The Wesleyan Contemplative Order is a non-denominational Order of lay and ordained individuals who are seeking through contemplative practices and community to experience the transformative process of Christ that leads to a life of devotion, service and love.

We recognize that at the time of John Wesley the church in England offered a largely civil religion and that many, including Wesley, found themselves disconnected from a vital spiritual life because church religion did not provide an experience that connected spiritually through all three domains of experience and intelligence: mental, emotional and somatic.  Or, the Way of Truth (John 8:32), the Way of the Beautiful (Ps 42:1) and the Way of Goodness (Matt 25:40).

The “method” that John Wesley brought to renew the established church was similar, both to practices in the early Christian church before Christianity became a state religion, and practices over the centuries in monastic communities that have sought to chart a course of living in daily communion with God.

The parallel between Wesley’s time and ours is apparent.  And while we start with the forms of Wesley’s method, we honor the essence of his method the most by being open to new forms and methods that build on the spiritual essence of his idea.  In so doing, we recognize the fundamental form of our mental, emotional and somatic human natures and that we all tend to favor one of these domains. Practices that only foster a deepening of one domain may keep us stuck.  Ultimately, all deep spiritual growth involves the integration of all three domains, so that our spiritual life is realized throughout somatic, emotional and mental parts of our experiences.  In this way we are able to live most authentically out of our true selves in connection with God.

Frequently asked Questions

Is membership in the Wesleyan Contemplative Order limited? No, the Order is non-denominational and open to anyone wishing to pursue a Christian journey of faith in a contemplative community.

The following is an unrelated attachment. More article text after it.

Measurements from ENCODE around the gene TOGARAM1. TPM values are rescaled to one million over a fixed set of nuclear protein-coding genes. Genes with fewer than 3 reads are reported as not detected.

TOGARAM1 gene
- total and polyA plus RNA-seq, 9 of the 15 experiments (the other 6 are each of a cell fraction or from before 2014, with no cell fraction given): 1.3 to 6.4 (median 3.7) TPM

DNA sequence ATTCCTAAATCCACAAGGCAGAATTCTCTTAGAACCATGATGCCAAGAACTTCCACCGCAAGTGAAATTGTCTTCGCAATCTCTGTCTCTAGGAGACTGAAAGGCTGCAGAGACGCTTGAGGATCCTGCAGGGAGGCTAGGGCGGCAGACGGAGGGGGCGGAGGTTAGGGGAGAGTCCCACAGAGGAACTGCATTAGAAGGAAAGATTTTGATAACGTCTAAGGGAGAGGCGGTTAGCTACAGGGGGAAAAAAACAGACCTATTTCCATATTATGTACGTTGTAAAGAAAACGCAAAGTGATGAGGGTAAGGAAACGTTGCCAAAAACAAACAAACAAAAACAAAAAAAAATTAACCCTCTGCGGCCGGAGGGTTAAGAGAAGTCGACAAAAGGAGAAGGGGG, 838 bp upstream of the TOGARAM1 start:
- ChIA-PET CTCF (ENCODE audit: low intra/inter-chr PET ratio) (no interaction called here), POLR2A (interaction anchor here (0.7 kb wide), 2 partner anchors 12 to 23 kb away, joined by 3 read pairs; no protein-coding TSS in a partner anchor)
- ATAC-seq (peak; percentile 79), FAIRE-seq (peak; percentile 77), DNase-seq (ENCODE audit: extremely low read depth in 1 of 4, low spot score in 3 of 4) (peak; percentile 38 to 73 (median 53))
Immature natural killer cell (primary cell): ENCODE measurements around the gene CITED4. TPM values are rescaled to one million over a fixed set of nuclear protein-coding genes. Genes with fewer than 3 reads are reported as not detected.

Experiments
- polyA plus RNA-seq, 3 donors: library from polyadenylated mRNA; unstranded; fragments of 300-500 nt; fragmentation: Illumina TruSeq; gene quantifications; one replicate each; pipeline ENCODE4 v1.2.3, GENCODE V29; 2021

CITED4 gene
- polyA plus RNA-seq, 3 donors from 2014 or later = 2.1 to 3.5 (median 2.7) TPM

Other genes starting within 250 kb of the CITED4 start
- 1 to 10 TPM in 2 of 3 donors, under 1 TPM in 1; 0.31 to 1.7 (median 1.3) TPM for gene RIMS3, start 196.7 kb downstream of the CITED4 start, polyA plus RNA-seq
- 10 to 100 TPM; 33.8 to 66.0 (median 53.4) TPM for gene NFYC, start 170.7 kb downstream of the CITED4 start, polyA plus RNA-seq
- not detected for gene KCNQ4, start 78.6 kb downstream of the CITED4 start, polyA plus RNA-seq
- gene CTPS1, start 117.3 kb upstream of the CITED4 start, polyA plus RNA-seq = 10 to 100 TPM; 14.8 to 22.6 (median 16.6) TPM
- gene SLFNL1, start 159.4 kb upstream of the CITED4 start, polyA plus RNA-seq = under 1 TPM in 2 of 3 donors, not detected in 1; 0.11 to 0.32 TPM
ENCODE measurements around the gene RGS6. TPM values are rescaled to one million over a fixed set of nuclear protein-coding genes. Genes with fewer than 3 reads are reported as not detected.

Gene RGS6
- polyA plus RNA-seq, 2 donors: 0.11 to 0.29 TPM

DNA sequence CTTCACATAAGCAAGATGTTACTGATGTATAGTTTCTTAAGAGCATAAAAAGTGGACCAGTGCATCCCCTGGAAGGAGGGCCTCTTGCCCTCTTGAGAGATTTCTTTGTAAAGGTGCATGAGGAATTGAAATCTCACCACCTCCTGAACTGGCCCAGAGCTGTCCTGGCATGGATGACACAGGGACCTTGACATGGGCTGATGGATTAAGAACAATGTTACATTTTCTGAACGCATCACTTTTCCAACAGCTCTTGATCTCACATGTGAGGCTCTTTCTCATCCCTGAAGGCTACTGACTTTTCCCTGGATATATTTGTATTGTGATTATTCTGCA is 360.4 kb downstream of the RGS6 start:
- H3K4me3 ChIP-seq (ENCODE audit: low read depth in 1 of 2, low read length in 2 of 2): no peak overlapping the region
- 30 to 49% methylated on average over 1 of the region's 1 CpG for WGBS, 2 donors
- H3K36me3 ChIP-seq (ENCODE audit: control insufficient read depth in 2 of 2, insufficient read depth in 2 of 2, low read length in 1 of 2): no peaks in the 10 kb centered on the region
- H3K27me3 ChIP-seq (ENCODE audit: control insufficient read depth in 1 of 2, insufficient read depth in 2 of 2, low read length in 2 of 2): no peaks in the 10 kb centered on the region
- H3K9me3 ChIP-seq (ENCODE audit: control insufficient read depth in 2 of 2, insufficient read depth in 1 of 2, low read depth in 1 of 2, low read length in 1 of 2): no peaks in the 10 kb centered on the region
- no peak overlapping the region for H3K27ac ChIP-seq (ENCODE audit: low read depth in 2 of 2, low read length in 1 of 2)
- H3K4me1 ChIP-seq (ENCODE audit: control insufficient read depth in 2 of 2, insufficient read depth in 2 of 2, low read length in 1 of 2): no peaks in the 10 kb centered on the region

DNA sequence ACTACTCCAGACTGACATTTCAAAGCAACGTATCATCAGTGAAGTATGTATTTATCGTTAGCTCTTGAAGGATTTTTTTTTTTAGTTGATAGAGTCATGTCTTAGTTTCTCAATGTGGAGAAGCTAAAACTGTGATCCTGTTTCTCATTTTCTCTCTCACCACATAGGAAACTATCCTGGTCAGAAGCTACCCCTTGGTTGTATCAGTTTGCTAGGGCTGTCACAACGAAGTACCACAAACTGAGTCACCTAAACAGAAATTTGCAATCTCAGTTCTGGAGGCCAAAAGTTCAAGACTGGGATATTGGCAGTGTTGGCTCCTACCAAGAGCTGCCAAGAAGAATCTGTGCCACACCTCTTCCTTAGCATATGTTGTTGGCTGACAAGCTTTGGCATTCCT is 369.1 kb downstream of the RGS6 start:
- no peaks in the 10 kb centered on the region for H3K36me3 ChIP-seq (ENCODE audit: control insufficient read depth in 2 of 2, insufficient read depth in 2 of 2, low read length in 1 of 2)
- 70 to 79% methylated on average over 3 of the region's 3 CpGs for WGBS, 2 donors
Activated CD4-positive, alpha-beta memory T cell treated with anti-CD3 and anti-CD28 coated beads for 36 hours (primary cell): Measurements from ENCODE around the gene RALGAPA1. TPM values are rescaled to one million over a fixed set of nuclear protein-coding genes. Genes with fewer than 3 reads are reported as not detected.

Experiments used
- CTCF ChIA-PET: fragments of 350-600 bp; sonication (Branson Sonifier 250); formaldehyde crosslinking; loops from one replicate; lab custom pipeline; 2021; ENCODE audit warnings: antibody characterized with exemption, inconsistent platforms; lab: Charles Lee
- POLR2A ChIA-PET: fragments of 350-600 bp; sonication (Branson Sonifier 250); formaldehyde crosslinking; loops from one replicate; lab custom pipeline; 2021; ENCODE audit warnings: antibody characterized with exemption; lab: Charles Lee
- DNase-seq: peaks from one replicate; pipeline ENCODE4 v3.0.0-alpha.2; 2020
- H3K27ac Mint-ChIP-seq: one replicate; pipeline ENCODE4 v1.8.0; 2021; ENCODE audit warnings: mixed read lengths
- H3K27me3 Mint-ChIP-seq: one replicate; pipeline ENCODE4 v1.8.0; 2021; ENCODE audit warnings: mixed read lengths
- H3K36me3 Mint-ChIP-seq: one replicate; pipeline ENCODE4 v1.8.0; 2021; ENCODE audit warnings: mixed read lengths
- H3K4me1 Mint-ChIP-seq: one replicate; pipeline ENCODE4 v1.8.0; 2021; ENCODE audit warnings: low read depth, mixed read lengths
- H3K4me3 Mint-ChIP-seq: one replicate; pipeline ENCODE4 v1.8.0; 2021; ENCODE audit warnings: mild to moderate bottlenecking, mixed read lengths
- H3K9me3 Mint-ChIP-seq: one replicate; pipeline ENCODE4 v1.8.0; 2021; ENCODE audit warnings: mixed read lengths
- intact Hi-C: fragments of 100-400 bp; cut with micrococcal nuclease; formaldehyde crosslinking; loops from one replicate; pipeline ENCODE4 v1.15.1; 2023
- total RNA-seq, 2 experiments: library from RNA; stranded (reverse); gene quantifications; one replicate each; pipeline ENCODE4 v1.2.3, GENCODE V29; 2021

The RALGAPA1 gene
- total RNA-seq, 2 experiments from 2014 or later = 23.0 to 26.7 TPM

Why is the word Wesleyan used in the Order’s name? The contemplative practices of the Order build on those processes encouraged by John Wesley who found that they renewed the experience of faith at a time when the mainstream church seemed out of touch.

Does one have to believe certain doctrine to be a member of the WCO? No, it is commitment to a process: of using contemplative practices in daily life and being in community with others who are doing the same thing that distinguishes those who seek participation in the WCO.

What if I am not a believer, but just spiritually searching, would I be able to become a member? Jesus brought a message of love and hope to everyone, especially those on the fringes: the poor, the lonely and heartbroken. All are welcome who are open to contemplative practices in community as a way to experience his message.

Do members of the WCO take a vow? Yes, a vow to follow a Rule of Life.

What is a Rule of Life? A Rule of Life is a personal set of contemplative and spiritual practices to which one commits to deepen the experience of one’s faith journey and connection to the continuous Presence of God.

Who decides on what the Rule of Life is for each person? Each individual member of the WCO, after seeking discernment from God, decides for him or herself.

Is the commitment to be a member of the WCO a covenant or a vow? It is both. The vow, by which a Rule of Life is adopted, is a personal one made to God. The covenant, or promise, is to the other members of the Order to be a faithful member of the community and in this way support each others spiritual journey.

How do I become a member of the WCO? By participation in a Band for some period of time to discern if this is right for you.

What is a Band? A band is a small group of members of the WCO who meet regularly to experience silence together in the presence of God and to participate in other contemplative practices designed to strengthen our faith journeys.

If I feel called to participate in a Band how do I actually become a member of the WCO? Vows and induction of new members are made once a year at a retreat of the full Order.

What if there are no Bands near me, can I start one? Yes, if there are three or more individuals who wish to start a Band, existing members of the WCO will be glad to help these individuals come together to learn the process of participating in contemplative practices in community in order to begin a new Band in areas where no Bands exist.

Does the WCO have a particular ministry? While it is always possible that in a given year the WCO might take on a particular project, its primary mission is to be a community that deepens the spiritual lives of its members in order to enliven their ministries and devotion to service in the world.

How does the WCO support itself financially? The WCO began as a spiritual formation ministry of Davidson United Methodist Church and seeks to be financially self sufficient by being supported by the gifts and service of its members.

How is the WCO governed? By its members through seeking discernment from God.

Why Wesleyan Contemplative Order?

Posted by on Nov 13, 2016 in Blog | 0 comments

Wonderful to see all of you who could make it to our WCO fall retreat.  Ann Starrette reminded me after we met that for our new folks no one really spoke to the meaning of the name — Wesleyan Contemplative Order.